What matters (you)

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I have made a concerted effort to not post/share other people’s content as much anymore on social media. It’s too hard to keep straight what is the truth, what is opinion, what is purposefully misleading and divisive. It burdens me and my heart, however, to go silent on some topics that I was loud about for awhile; I don’t want to seem like I stopped caring. I’m not going to highlight exact issues here, please expand your mind.

I offer this.

If you’re in pain and suffering, please let someone you love know. Even me. I am, unfortunately, something I have coined “spoonie flimsy,” which I would define as not being able to be there, 100% of the time due to chronic illness, but I always, always care, and love to be as there as I’m capable of being.

If you feel like no one cares about the issues you care about, take heart. Your issues are my issues. Let’s take our truths off of Facebook and Twitter where there is only yelling and deafness and competition. Please tell me over a cup of coffee, or a phone call, or even a private message (where we can both sip our drinks and pretend to be in a cozy cafe of our own making). Please continue to invite others to do the same. No, I don’t think you should stop posting and sharing what matters to you, you’re an adult/human/individual/worthy creation and you should follow your heart insomuch as you don’t purposefully hurt other people with your choices.

If you feel as though no one is taking care of you, don’t be afraid to care for yourself. The best way to teach other people to treat you is to treat yourself with respect, self-care, and love. Honor your body, your mind, your soul. Connect with God (if you will); if that’s not your bag then connect with stillness.

If you feel misunderstood, seek to understand. Yes, this sucks sometimes. You may learn things you don’t want to know. Start with trying to understand yourself (the scariest thing of all).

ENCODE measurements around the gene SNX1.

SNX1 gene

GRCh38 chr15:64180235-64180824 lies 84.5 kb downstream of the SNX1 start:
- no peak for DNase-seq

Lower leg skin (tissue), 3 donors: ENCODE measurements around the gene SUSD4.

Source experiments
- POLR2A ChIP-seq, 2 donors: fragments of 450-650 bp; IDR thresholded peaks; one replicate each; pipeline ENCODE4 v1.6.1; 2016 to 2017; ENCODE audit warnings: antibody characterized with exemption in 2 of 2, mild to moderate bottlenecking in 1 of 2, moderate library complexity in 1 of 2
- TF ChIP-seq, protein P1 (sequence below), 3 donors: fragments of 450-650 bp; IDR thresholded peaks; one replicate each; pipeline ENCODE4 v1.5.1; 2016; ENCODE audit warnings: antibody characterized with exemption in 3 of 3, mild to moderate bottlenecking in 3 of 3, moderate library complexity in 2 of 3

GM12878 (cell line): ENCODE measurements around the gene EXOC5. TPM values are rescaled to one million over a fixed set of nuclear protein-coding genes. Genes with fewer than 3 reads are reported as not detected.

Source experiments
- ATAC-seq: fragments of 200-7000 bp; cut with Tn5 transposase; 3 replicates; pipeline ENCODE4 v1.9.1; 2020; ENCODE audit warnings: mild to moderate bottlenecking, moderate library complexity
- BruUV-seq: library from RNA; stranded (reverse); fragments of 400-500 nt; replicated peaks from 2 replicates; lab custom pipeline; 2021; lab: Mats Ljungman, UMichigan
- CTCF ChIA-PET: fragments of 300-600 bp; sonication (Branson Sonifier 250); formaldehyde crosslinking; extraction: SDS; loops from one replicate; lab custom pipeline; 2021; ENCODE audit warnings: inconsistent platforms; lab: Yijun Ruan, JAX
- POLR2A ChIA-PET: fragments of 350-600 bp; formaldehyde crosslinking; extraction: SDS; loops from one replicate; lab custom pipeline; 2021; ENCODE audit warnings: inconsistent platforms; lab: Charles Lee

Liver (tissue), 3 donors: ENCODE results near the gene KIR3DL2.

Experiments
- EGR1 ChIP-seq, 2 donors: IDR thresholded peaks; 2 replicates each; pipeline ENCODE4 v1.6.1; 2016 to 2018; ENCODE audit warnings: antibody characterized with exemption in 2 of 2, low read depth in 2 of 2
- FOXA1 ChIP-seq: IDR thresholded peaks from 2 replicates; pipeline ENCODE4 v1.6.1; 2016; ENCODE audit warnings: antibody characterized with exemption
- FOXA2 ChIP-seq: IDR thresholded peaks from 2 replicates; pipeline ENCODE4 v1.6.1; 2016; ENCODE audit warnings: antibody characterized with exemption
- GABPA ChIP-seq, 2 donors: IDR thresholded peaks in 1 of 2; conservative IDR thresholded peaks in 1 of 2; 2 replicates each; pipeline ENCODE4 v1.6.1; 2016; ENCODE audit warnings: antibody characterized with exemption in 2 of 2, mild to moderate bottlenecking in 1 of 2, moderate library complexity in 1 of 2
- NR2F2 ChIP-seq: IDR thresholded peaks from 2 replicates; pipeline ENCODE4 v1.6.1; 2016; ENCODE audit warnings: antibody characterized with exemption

I love you. You’re important. If it mattered to me before, it still does.


The puzzle piece.

f5ba46271830943139e54c603e1e098c_08e6b4a7a3a7cc2f68ea3320651660-autism-puzzle-piece-clip-art_5617-5703Autism. ADHD. Sit still. Participate. Listen. Be quiet. Don’t talk so much about dinosaurs all the time. People aren’t going to want to be your friend if you “______.” Pay attention in class. You have to. You have to. You have to. You have to. You have to.

I have to say, the school district, classes, teachers, extra helpers, and services my child receives at PUBLIC school are AMAZING. Public. We don’t pay any extra. He gets things I couldn’t afford to pay for myself and would probably not have thought of. Everyone loves him, accepts him, and assists him.


It’s their job to make sure he’s able to conform to and fit in with society. (Really, it’s institutionalized learning’s job to do that for/to all of our kids…)

So I got confused… I believe my husband and I got confused. We thought it was our job to make him fit in too.

This gives me pause, because I don’t ever want him to not understand that due to his differences, he will face some challenges. I’m different, and I have challenges (re: bipolar disorder II). I am open with him about that.


It is so easy for us to want him to mold himself into something “easier to manage” at home, too. Avoid meltdowns, please be quiet, no we don’t want to talk about dinosaurs anymore, please stop repeating yourself, calm your body.

I’m not sure why it took me so long, but since I have been achieving some big progress with my own mental health journey of peaceful acceptance, it dawned on me that perhaps my son never feels totally accepted, even at home.

What really got me is that recently, when we’d have an argument, or he’d do something that was not okay (for any 9 year old child, not just an Autistic one, you know 9 year old boys are kind of turds, really), his eyes would well up and he’d say “I’m sorry for my Autism.” This is heartbreaking.

But what am I doing to challenge that his Autism is “bad?” How am I reinforcing that he’s a cool person, all on his own, his uniqueness, creativity, and mannerisms included in his awesomeness? And that he is also not wholly defined by his neuro-atypicality and is a complete individual without bounds and chains?

Last night I told him… I wanted him to stop holding back who he was at home. I wanted to hear those weird dino facts. I wanted him to wiggle and dance and bounce. I wanted all of him.

You know what? In those moments, he wasn’t Autistic. He was a 9 year old little boy and he said, “I’m happy, mom. I’m so happy.”